We recognise that issuing a claim against your employer or former employer is a daunting process and that having been dismissed funding such a claim may be difficult. However, there are a number of options available to you including legal expense insurance, no-win no-fee and price certainty.
From 29 July 2013, the Tribunal will reject a claim unless it is accompanied by the relevant Tribunal Fee or a Remission Application. You will not have to pay the Tribunal Fee if:
- Your gross annual income (including that of your partner) is less than the specified amount (usually £3,000); and
- Your gross monthly income is less than the specified amount (£1,085 if you are single with no children).
For further details including the tresholds please see below for Tribunal Fee Remissions.
Legal Expense Insurance
The first step is for you to check your household or other insurance policy to identify whether you have the benefit of legal expense insurers. Many of our clients are surprised to discover they have the benefit of such a policy so it is worth checking even if you do not believe you are covered.
The benefit of such a policy, is that the insurer will meet some of or all of your legal fees connected with issuing a claim.
Assuming you have the benefit of legal expense insurance, this will ordinarily only cover you from the stage at which you are required to issue a claim.
Alternatively, if you do not have the benefit of an insurance policy it may be possible for us to run your claim on a no-win, no-fee basis. This means you pay us nothing if you lose, and we take a percentage (usually around one third) of any settlement or award at an Employment Tribunal.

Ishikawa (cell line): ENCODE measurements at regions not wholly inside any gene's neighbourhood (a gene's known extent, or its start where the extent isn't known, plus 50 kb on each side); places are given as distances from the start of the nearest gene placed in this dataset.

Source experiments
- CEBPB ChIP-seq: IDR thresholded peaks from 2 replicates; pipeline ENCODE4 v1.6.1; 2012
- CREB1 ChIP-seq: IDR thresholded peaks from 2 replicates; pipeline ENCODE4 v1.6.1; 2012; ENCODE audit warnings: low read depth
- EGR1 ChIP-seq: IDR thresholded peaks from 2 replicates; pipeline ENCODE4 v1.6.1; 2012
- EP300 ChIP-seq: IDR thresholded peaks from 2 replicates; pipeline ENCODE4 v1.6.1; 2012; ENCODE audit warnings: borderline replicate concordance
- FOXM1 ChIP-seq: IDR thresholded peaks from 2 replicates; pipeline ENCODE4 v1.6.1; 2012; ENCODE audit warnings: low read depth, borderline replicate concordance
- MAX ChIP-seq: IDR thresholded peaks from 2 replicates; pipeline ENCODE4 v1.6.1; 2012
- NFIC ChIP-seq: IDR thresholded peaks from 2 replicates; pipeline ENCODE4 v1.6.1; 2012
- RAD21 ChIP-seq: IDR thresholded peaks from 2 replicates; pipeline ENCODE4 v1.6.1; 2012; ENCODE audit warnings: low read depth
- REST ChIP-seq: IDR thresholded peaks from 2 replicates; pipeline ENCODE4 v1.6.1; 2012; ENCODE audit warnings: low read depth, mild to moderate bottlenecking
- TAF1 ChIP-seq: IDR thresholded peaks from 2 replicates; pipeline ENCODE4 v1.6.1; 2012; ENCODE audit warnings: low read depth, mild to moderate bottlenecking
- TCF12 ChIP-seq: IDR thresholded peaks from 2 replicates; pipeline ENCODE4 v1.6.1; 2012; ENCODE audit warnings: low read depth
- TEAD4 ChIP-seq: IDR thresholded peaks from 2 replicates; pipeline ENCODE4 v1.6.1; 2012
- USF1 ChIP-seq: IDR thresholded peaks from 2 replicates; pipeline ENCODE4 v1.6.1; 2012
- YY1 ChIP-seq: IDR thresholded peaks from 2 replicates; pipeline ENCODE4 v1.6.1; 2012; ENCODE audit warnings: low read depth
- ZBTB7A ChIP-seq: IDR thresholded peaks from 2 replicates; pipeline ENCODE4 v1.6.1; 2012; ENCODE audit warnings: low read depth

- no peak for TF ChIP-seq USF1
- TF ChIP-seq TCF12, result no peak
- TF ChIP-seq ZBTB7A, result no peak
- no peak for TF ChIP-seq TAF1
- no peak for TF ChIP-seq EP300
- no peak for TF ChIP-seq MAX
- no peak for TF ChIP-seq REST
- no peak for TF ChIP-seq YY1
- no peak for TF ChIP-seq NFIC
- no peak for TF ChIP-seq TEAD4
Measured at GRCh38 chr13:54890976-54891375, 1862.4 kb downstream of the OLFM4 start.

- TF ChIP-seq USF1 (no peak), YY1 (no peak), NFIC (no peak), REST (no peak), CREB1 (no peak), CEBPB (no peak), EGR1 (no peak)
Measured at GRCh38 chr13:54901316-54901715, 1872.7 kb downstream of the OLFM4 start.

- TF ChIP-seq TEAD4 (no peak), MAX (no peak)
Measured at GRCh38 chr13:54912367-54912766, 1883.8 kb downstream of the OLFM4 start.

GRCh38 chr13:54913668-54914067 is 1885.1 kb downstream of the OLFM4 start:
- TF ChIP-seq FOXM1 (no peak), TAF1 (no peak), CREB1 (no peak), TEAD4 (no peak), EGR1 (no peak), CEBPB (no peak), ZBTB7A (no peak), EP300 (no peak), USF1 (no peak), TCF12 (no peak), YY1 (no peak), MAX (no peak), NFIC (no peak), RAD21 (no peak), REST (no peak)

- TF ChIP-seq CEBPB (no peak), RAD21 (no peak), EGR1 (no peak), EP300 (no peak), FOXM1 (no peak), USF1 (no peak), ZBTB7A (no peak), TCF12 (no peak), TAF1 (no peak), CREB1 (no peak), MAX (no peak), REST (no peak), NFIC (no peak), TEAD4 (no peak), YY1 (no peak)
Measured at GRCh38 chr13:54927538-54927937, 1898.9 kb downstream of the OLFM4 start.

Whether we are prepared to run your case under such an arrangement depends upon both the value of your claim and your prospects of success. Please call either James Twine on 01752 292351 or Eoin Fowell on 292350 for a free telephone assessment.
If we were not in a position to offer a no-win no-fee arrangement, or if you would prefer to receive 100% of your compensation, we are happy to run your case for an agreed fee or for you to pay for our services on an hourly rate.
Many of our clients prefer to agree a price in advance so that you are aware of the limit of your costs. Under such an arrangement, we agree billing milestones and charge you a fee for a particular step. For example, for us to consider your claim and papers, issue the claim and review your former employers’ response, we aim to agree a fee of between £1,000 and £1,500 plus VAT. Often, settlement can be achieved relatively quickly after issuing a claim. If this is the case, your total costs are likely to be limited to between £1,000 and £2,000 plus VAT.
Type A claim: £160;
Type B claim: £250.
If you do not qualify for a Remission, you will be required to pay the Issue Fee when you submit your claim.
Type A claim: £230;
Type B claim: £950.
If you do not qualify for a Remission, you will be required to pay the Hearing Fee either 21 or 28 days before the hearing.
Common Type A Claims include claims for: redundancy payments, breach of contract and unlawful deductions of wages.
Common Type B Claims include claims for: unfair dismissal, discrimination and whistleblowing.
If you succeed with your claim, the Tribunal has the power to order your former employer to reimburse you for the Tribunal Fees.
If you are considering issuing a claim, please call either James Twine on 01752 292351 or Eoin Fowell on 01752 292350. Please remember, a strict three month (minus one day) time limit exists for pursuing a claim at an Employment Tribunal so it is essential that you seek legal advice as promptly as possible.